For young, single professionals, buying a condo as a first home is often a great option. There’s little maintenance and a lot of convenience. But when they get a little older, get married and have a couple of kids, the condo no longer works. They need more space, maybe a yard for the dog, and a family room next to the kitchen to keep an eye on things while fixing dinner.
In the same way, when looking for a communications system, it makes sense to choose one that matches your needs; more specifically, one that fits the way you work today. In Part 1 of this series of posts, we'll look at why a Unified Communications (UC) system is no longer enough, and the benefits to be gained by designing business communications around how work gets done.
Designing Communications Around How Work Gets Done
A communications system designed around hard-wired handsets; siloed marketing automation, CRM and billing systems; and geographically separated networks no longer makes sense where productivity depends upon seamless, integrated, mobile workflows.
To make sure communications are built around workflows – the hundreds and thousands of repetitive, routine functions and processes you use every day to run your business – companies need to view their communications platform as a workflow platform. A workflow platform takes into consideration not just how you handle or process phone calls, but interactive voice response (IVR) and short message service (SMS, or text messages to the non-technical) communications; mobility; and other on premise and/or cloud-based solutions and digital services that keep things flowing.
UC Is Not Enough
According to Irwin Lazar, VP and Service Director at Nemertes Research, UC has merged phone, email, video conferencing, instant messaging and web conferencing, but has not succeeded in integrating these communications vehicles into the business applications that oil everyday workflows.
That, however, is changing.
While not new, the idea of integrating communications and business applications with communications platform as a service (CPaaS) offers software developers a proliferation of tools and technologies to integrate their UC systems with internal and customer-facing workflows and business apps. The challenge is to identify a flexible infrastructure that can conform to specific use cases without businesses having to undergo significant development and technology integration costs.
Increased demand for digital communications services versus hard-wired services is fueling rapid growth in the CPaaS market, which industry analyst group IDC sees rising to $8 billion by 2018. Also driving CPaaS is the transformation of mobile apps into enterprise communications apps, a fact buoyed by ZK Research, which reports that 65% of workers will opt to use a mobile device for business purposes by 2019.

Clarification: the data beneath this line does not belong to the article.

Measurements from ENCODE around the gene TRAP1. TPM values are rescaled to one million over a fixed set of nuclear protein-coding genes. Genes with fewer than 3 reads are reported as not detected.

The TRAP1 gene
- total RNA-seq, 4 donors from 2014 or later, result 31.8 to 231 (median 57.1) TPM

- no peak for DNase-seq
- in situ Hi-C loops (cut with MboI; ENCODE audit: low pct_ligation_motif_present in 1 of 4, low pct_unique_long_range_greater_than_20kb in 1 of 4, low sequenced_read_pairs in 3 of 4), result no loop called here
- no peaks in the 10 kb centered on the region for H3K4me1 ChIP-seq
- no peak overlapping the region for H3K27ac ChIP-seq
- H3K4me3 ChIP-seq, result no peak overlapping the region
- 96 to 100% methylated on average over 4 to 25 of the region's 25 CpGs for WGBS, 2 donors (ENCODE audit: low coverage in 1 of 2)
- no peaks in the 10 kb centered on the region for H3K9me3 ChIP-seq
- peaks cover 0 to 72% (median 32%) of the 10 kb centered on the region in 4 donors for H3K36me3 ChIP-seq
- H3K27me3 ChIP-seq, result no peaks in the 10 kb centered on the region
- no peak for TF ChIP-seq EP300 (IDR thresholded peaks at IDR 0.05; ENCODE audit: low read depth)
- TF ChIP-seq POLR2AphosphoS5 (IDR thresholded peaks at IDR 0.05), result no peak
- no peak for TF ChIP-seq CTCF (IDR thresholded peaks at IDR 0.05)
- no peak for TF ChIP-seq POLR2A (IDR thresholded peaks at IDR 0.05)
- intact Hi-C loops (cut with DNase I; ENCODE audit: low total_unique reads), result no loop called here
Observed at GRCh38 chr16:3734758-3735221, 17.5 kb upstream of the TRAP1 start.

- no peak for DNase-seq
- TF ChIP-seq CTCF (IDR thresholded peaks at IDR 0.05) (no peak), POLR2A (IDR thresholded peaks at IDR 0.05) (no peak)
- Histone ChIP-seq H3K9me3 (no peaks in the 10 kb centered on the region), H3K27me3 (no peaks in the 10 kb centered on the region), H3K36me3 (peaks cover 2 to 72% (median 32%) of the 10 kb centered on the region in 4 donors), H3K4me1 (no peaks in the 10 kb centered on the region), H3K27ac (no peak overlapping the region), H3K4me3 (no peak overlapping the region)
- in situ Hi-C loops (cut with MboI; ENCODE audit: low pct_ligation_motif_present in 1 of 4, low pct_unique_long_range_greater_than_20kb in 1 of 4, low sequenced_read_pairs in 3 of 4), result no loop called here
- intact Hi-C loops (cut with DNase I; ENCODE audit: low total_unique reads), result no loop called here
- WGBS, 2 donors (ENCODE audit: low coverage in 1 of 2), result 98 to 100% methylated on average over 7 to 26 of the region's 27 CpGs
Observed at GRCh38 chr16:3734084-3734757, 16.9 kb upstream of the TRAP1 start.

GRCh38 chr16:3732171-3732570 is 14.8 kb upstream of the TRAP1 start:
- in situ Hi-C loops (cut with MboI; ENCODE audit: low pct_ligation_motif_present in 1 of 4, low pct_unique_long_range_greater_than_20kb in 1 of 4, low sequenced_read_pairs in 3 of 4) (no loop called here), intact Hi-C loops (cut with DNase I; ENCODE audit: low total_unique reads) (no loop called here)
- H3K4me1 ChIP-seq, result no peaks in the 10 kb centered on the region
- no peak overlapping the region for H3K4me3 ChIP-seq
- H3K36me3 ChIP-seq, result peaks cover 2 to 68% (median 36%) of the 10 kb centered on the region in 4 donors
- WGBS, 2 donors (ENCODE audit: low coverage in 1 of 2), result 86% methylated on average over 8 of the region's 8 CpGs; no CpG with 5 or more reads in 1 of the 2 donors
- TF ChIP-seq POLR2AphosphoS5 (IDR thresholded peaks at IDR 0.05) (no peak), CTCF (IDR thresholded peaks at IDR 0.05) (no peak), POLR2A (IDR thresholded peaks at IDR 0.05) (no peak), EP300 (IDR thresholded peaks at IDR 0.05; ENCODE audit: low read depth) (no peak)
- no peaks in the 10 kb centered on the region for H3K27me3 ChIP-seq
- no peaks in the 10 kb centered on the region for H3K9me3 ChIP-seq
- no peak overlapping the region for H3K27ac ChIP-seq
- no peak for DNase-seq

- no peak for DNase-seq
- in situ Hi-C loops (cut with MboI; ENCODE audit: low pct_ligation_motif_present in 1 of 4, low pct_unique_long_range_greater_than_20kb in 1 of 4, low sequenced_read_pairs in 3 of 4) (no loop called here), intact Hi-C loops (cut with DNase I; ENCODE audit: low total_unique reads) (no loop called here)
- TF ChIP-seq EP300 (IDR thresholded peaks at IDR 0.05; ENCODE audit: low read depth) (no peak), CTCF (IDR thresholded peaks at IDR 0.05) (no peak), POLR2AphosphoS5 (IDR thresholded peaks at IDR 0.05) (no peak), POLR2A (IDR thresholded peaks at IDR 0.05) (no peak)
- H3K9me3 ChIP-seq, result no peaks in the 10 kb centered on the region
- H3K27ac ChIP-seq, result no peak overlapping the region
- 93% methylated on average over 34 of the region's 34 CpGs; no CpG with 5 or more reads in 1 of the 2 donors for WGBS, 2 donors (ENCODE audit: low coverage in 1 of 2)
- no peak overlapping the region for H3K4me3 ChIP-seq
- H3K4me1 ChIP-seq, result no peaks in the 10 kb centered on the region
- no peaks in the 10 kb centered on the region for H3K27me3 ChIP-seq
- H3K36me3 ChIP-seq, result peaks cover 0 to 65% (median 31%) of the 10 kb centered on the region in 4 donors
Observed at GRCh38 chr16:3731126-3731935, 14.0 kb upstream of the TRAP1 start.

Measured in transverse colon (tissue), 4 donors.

Benefits of Integrating Communications with Workflows
Integrating communications with other business systems that make up workflows, like CRM systems, billing applications, contact center reporting packages and IVR programs, accrues tremendous benefits to businesses, their employees and especially their customers.
For businesses, streamlined communications-based workflows mean greater efficiency, higher productivity and, ultimately, greater profitability. In fact, according to ZK Research organizations embracing digital services available via a communications platform are 26% more profitable than those that don’t. By optimizing appointment scheduling, for example, you can reduce missed appointments and recapture potential lost revenue. Automated authentication processes can be integrated with communications to increase data security. Advanced analytics built into today’s communications systems can also provide insights into workflow efficiencies to ensure continuous improvement.
On a day-to-day basis, building communications around workflows benefits employees. It makes their jobs easier so they’re more productive, happier campers. Automating repetitive, time-consuming manual processes such as reminder and follow-up calls not only saves time, but eliminates duplicate processes that can often lead to errors. And the ability to communicate instantly with other team members via IM and chat fosters greater collaboration, especially when most of the workforce is mobile.
Speaking of mobility, the 451 Research U.S. Consumer Mobility Survey found that customers now prefer to communicate with businesses via mobile phone versus more traditional channels like the home phone and email. A workflow-based communications system that makes customers’ lives easier with 24/7 IVR applications, for example, helps businesses deliver better service – on their customers’ timetable.
For Future Reference
What business workflows could you improve by integrating your communications system with them? Leave us a comment below, then watch for upcoming posts with specific tips on how to plan effective, communications-based workflows. Can’t wait? Learn more by downloading our white paper, “Beyond Technology: Planning Business Communications Around Core Workflows” now. (It’s free!)